A Regional Perspective on Building Better TVET Systems
By Mr. Ansgar Schaefer, Integrated Expert TVET, SEAMEO Secretariat, Thailand
Currently, workforce development systems around the world are challenged by several trends of change, such as globalization, economic transformation, business automation, digitalization, etc. The COVID-19 pandemic and global warming have been significant factors accelerating such changes. COVID-19 forced the TVET systems to move most of their operations, including teaching and learning, to digital formats. Climate change has compelled several industries to shift to digital production channels in order to reduce carbon emissions. These trends bring about the need for new skills, especially digital skills, in order for the workforce to handle new technologies in the future. Moreover, these changes are predicted to take place faster and faster, which emphasizes the urgency of building skills for the future of work.
A 2021 study on workforce development readiness in South East Asia conducted by SEAMEO, shows that the readiness of the region’s TVET systems to handle the future of work is far behind where it is supposed to be. The study focuses on four main areas: 1) professional development of teaching personnel, 2) implementation of digital technology in real-life teaching and learning, 3) modernization of human resource development programs, and 4) integration of future skills into curricula, teaching, learning, and assessments. TVET systems should emphasize the development of these four areas. The technological transformation takes place in a continuous, fast, and unpredictable manner. Therefore, the key to developing the TVET systems is not to seek resources and play catch-up with such changes but to build the foundation for the teachers, learners, and workforce to prepare them for future changes before they even take place.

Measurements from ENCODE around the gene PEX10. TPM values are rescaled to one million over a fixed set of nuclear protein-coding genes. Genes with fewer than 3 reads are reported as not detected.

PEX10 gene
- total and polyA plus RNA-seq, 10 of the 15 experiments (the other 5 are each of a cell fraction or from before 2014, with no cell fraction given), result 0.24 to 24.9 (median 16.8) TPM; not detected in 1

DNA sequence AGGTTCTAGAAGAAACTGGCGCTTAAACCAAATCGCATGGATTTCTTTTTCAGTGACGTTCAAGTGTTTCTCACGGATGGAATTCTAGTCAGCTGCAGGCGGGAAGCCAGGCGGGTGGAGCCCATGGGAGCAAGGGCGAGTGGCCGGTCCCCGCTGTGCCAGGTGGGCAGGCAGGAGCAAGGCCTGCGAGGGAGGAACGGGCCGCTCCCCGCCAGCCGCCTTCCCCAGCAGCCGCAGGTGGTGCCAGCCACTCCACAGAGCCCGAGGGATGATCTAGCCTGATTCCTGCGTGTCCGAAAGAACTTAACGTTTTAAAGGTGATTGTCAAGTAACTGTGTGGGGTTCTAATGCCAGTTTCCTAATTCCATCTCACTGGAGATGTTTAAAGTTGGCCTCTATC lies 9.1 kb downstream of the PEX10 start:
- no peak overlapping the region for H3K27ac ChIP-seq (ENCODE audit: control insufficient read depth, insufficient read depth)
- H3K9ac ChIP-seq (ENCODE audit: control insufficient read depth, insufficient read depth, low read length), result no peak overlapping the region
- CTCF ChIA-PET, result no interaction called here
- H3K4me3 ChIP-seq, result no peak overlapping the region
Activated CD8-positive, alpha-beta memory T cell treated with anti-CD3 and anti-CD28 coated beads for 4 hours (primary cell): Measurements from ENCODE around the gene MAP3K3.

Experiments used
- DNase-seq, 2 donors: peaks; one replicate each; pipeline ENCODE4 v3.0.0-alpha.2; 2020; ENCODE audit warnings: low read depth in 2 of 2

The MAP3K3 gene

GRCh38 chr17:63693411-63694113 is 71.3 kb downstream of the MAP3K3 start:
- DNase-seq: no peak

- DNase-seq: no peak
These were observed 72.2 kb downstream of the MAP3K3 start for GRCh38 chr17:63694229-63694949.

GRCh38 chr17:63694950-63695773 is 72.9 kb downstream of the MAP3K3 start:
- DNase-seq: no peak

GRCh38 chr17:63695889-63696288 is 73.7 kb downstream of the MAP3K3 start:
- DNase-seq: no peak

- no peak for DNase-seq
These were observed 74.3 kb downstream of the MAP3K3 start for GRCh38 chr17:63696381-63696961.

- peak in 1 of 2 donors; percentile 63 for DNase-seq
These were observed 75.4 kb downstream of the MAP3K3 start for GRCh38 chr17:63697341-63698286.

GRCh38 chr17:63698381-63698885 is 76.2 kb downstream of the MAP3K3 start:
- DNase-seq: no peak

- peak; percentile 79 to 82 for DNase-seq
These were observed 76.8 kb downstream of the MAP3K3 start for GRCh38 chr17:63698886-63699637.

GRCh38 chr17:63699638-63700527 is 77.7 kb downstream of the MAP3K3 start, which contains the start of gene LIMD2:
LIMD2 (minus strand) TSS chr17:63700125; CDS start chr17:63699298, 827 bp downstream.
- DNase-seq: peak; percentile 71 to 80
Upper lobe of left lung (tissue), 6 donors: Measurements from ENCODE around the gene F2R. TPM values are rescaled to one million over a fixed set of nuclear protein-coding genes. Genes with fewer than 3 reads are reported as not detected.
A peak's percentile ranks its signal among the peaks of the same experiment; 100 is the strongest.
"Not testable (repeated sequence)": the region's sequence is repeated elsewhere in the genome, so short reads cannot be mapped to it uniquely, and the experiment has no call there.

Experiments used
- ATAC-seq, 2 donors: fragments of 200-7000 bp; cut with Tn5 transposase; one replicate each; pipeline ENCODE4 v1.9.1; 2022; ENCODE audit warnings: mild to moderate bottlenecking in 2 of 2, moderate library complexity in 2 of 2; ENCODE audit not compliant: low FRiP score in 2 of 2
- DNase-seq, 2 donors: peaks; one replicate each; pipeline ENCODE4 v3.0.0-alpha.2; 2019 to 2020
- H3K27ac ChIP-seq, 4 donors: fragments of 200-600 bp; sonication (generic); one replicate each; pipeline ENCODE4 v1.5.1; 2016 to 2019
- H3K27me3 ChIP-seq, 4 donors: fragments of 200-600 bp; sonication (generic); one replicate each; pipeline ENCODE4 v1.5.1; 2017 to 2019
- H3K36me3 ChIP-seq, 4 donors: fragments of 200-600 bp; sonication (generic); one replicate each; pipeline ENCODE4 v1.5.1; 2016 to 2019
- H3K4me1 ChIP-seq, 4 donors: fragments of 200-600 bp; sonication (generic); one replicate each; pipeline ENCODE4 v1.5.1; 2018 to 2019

To build such a foundation, TVET systems should focus on building foundational future skills such as cognitive skills, skills involving information and communication technologies, the ability to learn and keep learning, communication and social skills, computational thinking, and problem solving in complex circumstances. TVET systems should also strive to collaborate with all sectors of industry by establishing networks with businesses to co-provide education and training. Businesses are the best at knowing what skills are needed and have more agile access to technologies than general TVET institutions.